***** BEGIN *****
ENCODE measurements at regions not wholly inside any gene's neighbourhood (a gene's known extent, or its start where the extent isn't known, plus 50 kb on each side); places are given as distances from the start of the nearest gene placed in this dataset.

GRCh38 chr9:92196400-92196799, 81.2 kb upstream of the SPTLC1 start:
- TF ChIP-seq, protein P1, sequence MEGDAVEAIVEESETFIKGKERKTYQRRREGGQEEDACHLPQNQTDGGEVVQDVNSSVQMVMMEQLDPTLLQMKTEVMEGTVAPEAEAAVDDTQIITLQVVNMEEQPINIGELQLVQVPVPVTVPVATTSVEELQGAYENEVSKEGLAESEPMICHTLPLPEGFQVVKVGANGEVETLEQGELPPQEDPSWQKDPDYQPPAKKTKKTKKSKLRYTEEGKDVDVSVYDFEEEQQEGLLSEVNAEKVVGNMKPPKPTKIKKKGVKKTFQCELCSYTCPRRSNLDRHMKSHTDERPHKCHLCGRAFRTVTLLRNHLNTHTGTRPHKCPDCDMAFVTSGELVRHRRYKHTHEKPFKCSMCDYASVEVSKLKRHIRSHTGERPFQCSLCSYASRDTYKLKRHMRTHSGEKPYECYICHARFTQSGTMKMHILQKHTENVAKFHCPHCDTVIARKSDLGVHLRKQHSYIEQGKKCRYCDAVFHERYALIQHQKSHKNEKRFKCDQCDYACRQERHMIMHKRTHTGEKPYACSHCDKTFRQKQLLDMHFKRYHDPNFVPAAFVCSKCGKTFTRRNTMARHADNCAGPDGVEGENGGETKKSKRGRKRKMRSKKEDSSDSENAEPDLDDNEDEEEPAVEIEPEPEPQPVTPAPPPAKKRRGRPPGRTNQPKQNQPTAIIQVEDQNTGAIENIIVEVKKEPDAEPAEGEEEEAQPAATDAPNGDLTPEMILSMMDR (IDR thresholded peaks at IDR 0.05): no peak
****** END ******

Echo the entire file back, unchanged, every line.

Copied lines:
ENCODE measurements at regions not wholly inside any gene's neighbourhood (a gene's known extent, or its start where the extent isn't known, plus 50 kb on each side); places are given as distances from the start of the nearest gene placed in this dataset.

GRCh38 chr9:92196400-92196799, 81.2 kb upstream of the SPTLC1 start:
- TF ChIP-seq, protein P1, sequence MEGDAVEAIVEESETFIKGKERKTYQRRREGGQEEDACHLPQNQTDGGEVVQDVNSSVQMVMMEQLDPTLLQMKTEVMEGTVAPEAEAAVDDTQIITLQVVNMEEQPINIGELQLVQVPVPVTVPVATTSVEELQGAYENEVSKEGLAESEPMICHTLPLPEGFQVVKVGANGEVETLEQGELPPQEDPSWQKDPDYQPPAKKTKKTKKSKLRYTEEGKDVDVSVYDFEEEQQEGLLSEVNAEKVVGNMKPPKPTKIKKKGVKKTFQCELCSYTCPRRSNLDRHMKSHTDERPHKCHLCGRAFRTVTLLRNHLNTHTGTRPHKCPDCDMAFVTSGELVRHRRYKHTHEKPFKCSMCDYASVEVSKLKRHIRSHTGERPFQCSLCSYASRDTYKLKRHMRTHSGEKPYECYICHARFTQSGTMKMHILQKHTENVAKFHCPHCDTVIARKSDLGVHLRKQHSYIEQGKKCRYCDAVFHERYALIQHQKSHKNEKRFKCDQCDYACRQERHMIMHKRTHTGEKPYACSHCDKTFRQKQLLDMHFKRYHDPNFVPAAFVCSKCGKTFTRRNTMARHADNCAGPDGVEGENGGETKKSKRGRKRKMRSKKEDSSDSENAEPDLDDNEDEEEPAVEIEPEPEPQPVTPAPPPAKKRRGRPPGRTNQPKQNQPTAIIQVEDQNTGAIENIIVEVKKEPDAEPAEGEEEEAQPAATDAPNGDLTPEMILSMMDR (IDR thresholded peaks at IDR 0.05): no peak